By Hans Nichols and Margaret Talev
Sept. 6 (Bloomberg) -- President Barack Obama
Congress for tax cuts that would exceed his past proposals as
well as some of the offerings from House Republicans to
strengthen his hand in talks on measures to boost the U.S.
economy, according to a person familiar with the discussions.
With Obama set to lay out his plans in a Sept. 8 address to
Congress, the administration is focusing on cuts targeted at
middle-income Americans to spur consumer spending, which
accounts for 70 percent of the economy
, said the person, who
spoke on condition of anonymity to discuss internal
In a speech to a union crowd in Detroit yesterday, Obama
said he would challenge Republicans on taxes.
“You say you’re the party of tax cuts?” Obama said before
the annual Metro Detroit Central Labor Council rally. “Well
then, prove you’ll fight just as hard for tax cuts for middle-
class families as you do for oil companies and the most affluent
Obama will unveil his new economic agenda as unemployment
remains at 9.1 percent more than two years after the recession’s
official end. The jobless rate and the sluggish recovery from
the worst recession
since the Great Depression will be central
issues as Obama runs for re-election next year. Republicans, who
control the U.S. House, have signaled resistance to new spending
that would add to the federal budget deficit.
Stalled on Jobs
Without new measures to boost hiring, Obama’s budget office
forecast last week that the unemployment rate would be little
changed in 2012, averaging 9 percent.
“With the unemployment rate stuck at such a high level,
the economy desperately needs help,” said Peter Orszag
director of Obama’s Office of Management Budget.
Whatever plan Obama settles on “will probably have to lean
heavily on tax cuts if it’s going to have a serious chance of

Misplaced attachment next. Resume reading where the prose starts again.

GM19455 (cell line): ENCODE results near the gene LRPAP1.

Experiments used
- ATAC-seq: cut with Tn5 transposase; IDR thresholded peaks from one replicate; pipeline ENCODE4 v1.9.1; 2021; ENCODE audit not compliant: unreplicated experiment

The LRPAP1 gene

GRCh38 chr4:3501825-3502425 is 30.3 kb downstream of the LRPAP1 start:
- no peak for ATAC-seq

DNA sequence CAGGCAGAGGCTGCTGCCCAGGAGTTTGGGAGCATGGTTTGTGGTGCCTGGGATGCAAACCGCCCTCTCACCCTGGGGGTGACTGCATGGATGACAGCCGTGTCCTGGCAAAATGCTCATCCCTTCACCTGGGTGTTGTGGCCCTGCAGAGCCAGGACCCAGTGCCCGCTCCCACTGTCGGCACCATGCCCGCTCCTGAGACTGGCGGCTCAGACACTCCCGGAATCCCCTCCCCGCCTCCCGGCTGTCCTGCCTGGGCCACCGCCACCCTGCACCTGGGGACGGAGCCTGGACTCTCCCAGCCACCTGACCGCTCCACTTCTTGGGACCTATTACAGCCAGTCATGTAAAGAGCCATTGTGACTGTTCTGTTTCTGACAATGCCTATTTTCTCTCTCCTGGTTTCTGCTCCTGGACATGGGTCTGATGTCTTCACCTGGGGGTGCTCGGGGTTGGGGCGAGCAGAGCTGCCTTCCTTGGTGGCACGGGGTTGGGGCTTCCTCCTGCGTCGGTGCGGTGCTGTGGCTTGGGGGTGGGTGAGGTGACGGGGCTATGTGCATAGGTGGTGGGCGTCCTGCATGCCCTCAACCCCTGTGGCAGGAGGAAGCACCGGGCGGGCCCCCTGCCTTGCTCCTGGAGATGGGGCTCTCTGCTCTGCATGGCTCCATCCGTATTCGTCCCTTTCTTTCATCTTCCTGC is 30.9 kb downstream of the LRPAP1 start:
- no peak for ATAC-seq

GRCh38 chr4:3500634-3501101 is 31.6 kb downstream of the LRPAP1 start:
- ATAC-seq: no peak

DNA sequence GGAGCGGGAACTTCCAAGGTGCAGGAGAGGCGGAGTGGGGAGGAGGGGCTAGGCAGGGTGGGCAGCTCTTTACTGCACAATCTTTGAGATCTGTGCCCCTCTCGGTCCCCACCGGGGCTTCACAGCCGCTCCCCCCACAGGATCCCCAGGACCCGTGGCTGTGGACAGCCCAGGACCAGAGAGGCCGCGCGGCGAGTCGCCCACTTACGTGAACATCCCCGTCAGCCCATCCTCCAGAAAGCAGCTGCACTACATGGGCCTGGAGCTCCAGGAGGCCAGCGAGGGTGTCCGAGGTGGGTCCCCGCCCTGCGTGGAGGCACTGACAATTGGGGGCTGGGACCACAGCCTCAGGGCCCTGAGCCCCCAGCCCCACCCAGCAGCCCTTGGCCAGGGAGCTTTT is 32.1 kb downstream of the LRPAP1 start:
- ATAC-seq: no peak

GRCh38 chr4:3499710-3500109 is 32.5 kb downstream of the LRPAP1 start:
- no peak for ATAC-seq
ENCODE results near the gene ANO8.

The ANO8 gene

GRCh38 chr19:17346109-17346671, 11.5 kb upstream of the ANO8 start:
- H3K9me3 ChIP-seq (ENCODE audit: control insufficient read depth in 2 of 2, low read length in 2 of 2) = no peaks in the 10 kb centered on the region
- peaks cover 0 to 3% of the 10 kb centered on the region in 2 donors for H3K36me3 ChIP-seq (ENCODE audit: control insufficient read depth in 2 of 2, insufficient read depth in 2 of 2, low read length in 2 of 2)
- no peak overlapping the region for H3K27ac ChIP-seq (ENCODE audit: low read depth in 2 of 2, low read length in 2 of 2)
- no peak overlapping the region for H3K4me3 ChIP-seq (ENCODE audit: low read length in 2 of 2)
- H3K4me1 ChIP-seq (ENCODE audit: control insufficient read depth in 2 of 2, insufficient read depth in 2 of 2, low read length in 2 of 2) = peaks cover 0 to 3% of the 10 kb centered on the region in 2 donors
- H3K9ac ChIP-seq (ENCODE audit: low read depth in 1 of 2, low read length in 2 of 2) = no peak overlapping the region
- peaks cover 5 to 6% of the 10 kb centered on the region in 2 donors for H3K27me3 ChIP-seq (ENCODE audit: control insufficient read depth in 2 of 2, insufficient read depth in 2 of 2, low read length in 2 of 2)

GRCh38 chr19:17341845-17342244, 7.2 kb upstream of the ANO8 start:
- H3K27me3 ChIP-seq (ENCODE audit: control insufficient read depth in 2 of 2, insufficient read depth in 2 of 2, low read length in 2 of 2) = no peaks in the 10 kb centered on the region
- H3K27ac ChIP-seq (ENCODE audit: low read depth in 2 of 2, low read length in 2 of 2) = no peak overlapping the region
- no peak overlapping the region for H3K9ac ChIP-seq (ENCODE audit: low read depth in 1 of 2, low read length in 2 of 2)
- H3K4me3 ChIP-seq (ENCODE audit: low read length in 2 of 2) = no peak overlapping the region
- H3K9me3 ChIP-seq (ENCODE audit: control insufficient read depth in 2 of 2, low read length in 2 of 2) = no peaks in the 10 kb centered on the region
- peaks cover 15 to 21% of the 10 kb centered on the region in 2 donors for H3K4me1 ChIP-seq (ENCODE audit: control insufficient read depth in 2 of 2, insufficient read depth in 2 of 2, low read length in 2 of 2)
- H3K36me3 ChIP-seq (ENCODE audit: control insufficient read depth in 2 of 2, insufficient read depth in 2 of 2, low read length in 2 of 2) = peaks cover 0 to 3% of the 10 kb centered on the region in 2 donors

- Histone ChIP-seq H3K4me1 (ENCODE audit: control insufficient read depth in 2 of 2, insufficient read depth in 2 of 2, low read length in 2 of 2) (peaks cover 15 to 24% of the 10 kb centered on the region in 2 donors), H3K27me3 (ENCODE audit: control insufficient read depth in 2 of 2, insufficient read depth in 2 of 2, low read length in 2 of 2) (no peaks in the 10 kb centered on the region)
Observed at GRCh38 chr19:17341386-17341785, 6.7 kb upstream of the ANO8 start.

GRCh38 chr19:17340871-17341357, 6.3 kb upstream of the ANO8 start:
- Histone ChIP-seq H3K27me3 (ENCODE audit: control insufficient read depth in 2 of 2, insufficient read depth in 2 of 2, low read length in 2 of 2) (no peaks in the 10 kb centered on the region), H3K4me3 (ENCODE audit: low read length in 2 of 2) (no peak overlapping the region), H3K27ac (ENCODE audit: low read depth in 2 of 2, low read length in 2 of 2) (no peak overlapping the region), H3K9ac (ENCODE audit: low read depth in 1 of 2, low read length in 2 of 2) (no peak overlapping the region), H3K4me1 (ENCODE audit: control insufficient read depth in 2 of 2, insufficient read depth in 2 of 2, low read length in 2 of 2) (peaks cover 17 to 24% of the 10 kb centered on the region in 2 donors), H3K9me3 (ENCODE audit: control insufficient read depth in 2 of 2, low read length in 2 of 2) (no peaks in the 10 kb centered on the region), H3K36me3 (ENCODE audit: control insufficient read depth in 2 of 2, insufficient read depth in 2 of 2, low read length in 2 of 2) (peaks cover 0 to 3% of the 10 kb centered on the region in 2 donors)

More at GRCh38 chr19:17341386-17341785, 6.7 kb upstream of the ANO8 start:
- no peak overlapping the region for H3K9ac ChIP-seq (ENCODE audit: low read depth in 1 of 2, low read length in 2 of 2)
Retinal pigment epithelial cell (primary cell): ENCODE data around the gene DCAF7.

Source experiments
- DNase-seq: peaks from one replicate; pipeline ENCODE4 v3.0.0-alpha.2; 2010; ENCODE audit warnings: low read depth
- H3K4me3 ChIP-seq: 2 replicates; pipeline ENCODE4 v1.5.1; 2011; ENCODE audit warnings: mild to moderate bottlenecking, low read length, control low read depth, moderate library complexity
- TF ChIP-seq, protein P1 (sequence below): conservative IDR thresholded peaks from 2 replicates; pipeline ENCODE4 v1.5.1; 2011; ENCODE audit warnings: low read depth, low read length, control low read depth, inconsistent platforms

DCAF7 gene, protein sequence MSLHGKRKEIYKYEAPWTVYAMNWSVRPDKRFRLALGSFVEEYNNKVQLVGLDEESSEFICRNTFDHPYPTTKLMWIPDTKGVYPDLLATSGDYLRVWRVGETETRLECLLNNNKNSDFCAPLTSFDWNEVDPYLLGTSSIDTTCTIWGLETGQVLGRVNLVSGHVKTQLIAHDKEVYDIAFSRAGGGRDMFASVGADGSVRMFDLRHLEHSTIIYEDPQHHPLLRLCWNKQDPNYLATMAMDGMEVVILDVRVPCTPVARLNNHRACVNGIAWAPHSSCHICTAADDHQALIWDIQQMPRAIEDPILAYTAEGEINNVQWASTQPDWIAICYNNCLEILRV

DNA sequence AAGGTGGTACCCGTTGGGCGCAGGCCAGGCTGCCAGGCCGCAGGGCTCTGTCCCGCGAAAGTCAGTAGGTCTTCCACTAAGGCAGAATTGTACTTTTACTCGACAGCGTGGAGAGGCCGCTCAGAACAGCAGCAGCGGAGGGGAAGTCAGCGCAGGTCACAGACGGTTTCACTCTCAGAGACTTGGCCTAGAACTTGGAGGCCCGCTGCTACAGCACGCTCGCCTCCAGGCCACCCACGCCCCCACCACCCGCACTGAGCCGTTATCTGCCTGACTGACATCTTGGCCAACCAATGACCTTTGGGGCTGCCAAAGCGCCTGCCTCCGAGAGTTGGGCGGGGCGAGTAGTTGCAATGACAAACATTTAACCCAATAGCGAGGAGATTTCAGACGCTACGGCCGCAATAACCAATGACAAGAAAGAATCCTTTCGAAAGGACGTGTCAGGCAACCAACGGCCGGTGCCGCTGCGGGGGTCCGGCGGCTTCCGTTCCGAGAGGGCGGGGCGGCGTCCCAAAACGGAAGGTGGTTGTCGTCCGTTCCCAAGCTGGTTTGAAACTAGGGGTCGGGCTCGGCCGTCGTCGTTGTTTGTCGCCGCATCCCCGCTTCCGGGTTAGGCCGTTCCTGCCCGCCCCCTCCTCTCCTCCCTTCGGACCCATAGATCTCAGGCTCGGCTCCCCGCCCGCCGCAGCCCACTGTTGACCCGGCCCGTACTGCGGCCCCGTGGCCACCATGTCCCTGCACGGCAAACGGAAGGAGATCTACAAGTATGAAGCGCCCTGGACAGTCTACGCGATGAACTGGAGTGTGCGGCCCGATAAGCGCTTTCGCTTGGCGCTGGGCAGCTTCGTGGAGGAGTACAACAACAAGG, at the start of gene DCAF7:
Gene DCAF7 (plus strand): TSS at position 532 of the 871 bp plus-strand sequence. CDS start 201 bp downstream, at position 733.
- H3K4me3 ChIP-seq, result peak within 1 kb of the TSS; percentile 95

being enacted,” Orszag, vice chairman of global banking at
Citigroup Inc., said in an e-mail. “They should be coupled with
credible deficit reduction that is enacted now but doesn’t take
effect for some time.”
Obama also said in Detroit yesterday that spending on
infrastructure will be a major component of his plans to create
“We’ve got roads and bridges across this country that need
rebuilding,” Obama, 50, said. “We’ve got more than 1 million
unemployed construction workers ready to get dirty right now.
There is work to be done and there are workers ready to do it.
Labor’s on board, business is on board. We just need Congress to
get on board.”
The discussions about making bigger moves on taxes amount
to recognition by Obama’s political advisers that billions of
dollars in new infrastructure spending stands little chance of
winning approval from the Republican-controlled House, the
The person didn’t give details of what specific tax
measures Obama is considering. The president has repeatedly
called for an extension of the 2 percent employee payroll tax
holiday that Congress passed last year and will expire in
His aides have said he is considering a reduction in the
employer portion of the payroll tax and proposals to reward
businesses for hiring unemployed workers.
‘Wait and See’
House Republicans haven’t embraced the idea of a payroll
tax holiday extension, with some lawmakers questioning its
impact on long-term economic growth. Brendan Buck, a spokesman
for Speaker John Boehner
, an Ohio Republican, said “we’ll wait
and see what the president is offering, but we hope it
represents a break from the costly, ineffective policies of the
last few years.”